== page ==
We had dinner tonight with an old friend who used to be head of securities for a large regional bank in the South. He quit that job because his wife wanted to move back to Boston to start their now-large family. This is an example of why you can't keep Boston people from coming home to this cozy part of the world. He's a New Yorker, so coziness is not terribly important to his way of thinking. But he's also independent-minded, and has been happy enough to step out of the rat-race and make money purely for himself. However they came to be here, we're very glad to have them and their family as friends and neighbors.

So, he's a brilliant guy, and just about the only one I know who has made a good living in the equities markets as a pure investor. Here're a few points I gleaned from him over too many glasses of Cabernet last night:

1. Anybody who knew anything has been very worried about mortgage-backed securities for a long time. There is plenty of blame to go around, both politically and financially. Barney Frank, for example, is a lying scumbag, but so are plenty of people you've never heard of in the financial world.

2. The change in mark to market accounting rules for banks, and the TEMPORARY suspension of capital gains taxes, mentioned by Dust Bunny Queen above, are good ideas in themselves, but probably not enough to prevent the serious going over a cliff in the short run. The very flawed bailout bill may have, but it won't solve the underlying problems.

3. It's all very nice Ben Bernanke has his computer model, which predicted doom, etc. My friend has his models, too, and those accurately told him when to move heavily to cash some time ago. Unfortunately, he wasn't able to extract himself until May, by which time he had lost 30 times the $17,000 I was complaining about losing around here last Tuesday. Moral: Computer models can be wonderful, but it's the ability to apply the data that counts. Despite technology, it's entirely possible to get screwed.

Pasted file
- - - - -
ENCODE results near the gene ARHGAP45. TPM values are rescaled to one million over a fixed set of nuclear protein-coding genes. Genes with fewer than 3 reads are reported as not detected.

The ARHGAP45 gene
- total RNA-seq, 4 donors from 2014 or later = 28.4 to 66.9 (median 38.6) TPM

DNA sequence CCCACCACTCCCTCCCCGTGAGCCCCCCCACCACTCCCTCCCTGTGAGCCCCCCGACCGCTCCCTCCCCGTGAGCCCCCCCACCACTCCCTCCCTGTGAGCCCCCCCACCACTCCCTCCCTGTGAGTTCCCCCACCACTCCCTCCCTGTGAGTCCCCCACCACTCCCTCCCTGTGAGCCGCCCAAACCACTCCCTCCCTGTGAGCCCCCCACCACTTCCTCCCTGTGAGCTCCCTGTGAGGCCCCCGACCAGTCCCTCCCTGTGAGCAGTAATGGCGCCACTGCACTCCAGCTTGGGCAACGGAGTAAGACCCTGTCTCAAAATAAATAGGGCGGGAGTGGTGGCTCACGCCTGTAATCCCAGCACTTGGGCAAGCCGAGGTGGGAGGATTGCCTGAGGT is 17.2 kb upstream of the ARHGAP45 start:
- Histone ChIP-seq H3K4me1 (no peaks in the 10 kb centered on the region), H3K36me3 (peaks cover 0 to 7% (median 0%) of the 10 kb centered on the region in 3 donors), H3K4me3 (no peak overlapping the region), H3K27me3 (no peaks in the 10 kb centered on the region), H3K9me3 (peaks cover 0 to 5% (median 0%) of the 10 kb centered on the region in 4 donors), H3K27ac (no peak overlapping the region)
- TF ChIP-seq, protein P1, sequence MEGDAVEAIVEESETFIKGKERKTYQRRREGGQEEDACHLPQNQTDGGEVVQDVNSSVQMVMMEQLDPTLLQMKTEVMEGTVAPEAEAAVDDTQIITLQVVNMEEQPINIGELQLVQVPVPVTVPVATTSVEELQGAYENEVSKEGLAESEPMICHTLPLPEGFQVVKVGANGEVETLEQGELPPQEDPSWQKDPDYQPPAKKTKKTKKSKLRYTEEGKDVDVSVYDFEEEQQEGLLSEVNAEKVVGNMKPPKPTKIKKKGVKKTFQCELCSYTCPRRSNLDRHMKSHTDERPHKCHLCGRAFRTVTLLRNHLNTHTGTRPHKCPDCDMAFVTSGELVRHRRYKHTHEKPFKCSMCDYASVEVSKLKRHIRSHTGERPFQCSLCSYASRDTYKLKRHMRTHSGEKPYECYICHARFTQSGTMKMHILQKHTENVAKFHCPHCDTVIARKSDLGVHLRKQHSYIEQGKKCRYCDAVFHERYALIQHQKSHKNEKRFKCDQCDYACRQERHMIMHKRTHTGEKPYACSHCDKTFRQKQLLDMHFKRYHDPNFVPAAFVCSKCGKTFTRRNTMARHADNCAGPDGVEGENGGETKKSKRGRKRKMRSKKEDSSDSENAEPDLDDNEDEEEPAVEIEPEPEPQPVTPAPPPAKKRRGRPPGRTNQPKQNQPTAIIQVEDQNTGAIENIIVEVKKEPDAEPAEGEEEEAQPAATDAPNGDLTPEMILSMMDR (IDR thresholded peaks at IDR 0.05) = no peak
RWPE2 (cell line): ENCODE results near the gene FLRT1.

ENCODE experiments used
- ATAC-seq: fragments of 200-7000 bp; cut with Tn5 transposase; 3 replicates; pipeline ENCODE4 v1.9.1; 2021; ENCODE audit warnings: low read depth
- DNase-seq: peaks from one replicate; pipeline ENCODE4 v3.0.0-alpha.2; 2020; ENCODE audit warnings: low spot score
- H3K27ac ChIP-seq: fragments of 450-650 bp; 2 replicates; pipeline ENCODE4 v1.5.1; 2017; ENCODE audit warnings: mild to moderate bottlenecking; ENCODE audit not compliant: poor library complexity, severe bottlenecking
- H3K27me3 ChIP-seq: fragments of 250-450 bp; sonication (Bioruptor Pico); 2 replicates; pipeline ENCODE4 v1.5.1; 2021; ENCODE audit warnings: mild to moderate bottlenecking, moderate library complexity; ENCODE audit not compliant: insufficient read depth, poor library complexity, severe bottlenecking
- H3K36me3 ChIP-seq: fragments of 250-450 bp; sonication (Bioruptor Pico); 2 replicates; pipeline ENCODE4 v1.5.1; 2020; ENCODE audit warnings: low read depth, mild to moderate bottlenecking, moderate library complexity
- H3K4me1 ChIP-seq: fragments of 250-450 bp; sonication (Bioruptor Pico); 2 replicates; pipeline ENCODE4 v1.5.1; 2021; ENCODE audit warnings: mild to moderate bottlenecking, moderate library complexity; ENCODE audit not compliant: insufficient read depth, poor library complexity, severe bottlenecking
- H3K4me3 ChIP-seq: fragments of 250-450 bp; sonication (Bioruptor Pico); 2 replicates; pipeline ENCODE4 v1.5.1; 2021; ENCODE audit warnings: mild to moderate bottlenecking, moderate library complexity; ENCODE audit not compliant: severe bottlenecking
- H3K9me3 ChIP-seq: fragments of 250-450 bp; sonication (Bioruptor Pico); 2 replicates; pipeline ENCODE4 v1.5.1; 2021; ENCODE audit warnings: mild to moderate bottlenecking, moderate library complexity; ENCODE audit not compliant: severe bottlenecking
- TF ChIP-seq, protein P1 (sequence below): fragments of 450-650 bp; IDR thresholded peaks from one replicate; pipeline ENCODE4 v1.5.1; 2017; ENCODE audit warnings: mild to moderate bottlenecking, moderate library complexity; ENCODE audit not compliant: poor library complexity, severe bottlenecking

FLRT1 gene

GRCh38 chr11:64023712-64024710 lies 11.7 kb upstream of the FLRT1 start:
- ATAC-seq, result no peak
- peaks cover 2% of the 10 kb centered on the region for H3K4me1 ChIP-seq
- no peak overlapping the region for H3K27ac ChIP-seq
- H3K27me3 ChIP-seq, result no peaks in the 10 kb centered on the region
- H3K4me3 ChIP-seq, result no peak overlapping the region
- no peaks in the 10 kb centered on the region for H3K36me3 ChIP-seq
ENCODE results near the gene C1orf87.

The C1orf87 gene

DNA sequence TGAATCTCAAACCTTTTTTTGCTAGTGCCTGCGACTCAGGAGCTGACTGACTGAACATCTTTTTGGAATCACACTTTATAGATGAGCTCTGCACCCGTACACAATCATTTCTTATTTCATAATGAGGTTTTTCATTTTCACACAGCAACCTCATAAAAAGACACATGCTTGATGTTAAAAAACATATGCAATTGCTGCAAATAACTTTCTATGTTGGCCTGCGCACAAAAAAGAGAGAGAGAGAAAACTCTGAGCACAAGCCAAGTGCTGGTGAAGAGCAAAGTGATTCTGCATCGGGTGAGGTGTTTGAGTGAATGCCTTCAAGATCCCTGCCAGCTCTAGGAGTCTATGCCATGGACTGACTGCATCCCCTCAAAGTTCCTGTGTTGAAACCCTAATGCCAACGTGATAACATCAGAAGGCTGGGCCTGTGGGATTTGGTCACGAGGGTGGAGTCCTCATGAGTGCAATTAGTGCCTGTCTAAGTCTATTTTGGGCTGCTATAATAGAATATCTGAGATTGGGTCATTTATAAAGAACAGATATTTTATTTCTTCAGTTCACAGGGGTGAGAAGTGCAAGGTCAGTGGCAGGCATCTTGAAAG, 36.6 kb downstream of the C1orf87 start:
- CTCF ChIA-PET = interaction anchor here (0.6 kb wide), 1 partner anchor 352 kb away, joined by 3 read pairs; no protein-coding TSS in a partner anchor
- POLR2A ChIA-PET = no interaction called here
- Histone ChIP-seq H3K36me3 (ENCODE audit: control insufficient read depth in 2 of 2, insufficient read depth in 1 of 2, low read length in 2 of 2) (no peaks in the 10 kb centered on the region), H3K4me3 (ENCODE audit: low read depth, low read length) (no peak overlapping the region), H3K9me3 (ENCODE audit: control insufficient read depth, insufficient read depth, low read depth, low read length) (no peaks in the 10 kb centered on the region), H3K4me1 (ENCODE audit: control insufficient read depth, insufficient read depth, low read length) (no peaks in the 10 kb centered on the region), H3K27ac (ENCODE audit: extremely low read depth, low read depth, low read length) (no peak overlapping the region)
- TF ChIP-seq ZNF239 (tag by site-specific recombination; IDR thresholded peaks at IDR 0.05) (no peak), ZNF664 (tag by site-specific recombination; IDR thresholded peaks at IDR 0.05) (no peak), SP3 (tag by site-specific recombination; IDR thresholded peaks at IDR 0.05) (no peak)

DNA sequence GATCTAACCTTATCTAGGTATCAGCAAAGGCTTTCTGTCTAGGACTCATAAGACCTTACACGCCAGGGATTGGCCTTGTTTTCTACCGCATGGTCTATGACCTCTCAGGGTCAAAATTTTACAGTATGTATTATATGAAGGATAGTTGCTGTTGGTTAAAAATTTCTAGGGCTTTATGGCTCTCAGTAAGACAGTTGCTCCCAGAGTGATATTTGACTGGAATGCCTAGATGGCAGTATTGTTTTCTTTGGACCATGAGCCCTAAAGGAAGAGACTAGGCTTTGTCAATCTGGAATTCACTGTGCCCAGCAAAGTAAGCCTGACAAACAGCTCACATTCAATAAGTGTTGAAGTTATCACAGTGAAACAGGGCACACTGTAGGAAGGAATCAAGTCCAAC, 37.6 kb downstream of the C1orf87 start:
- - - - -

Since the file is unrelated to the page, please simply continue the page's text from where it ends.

4. We are looking at a 15-18 month bear market. Most people would be better off in cash, IF they had bailed early this past Spring. Otherwise, ride it out, and start sniffing for lows in about 14 months. A T-bill money market fund is the best place to park your cash right now.

5. Medium-term, we're probably in for a repeat of the late 70's, with inflation the time-honored way to clear massive public debt. Given our grotesque and never-ending current account deficit, inflating our way out looks very likely.

6. Obama will be the President. The Republicans have blown it and are a spent force for the forseeable future.

bearbee said...

I feel completely unhappy now...

Here is young Barbra to convince you that Happy Days are Here Again

There now, does that make you feel happy again? Then write to congress and let them know.

bearbee said...

This year:

$150 billion January stimulus package
$300 billion July homeowner bailout package
$700 billion Oct financail bailout aka rescue package.

Federal Reserve balance sheet in six weeks has gone from $900 billion to $1.5 trillion.

Still more to came when the corporate credit default swaps hit the fan.

PatCA said...

"The very flawed bailout bill may have, but it won't solve the underlying problems."

As long as we keep making loans to people who can't pay them back, we are institutionalizing a permanent crisis. So far no one talks about this because they fear being called racists. Supposedly McCain is going to go nuclear on this issue next week. Yeah, right.

Where will it all end? I predict Obama wins, a new terror attack to test the new "nice" president, and a serious recession/depression all blamed on inheriting Bush's mistakes.

bearbee said...

Check out this brief video on what the bailout bill looked when first proposed to what it became 10 days later.
Bailput package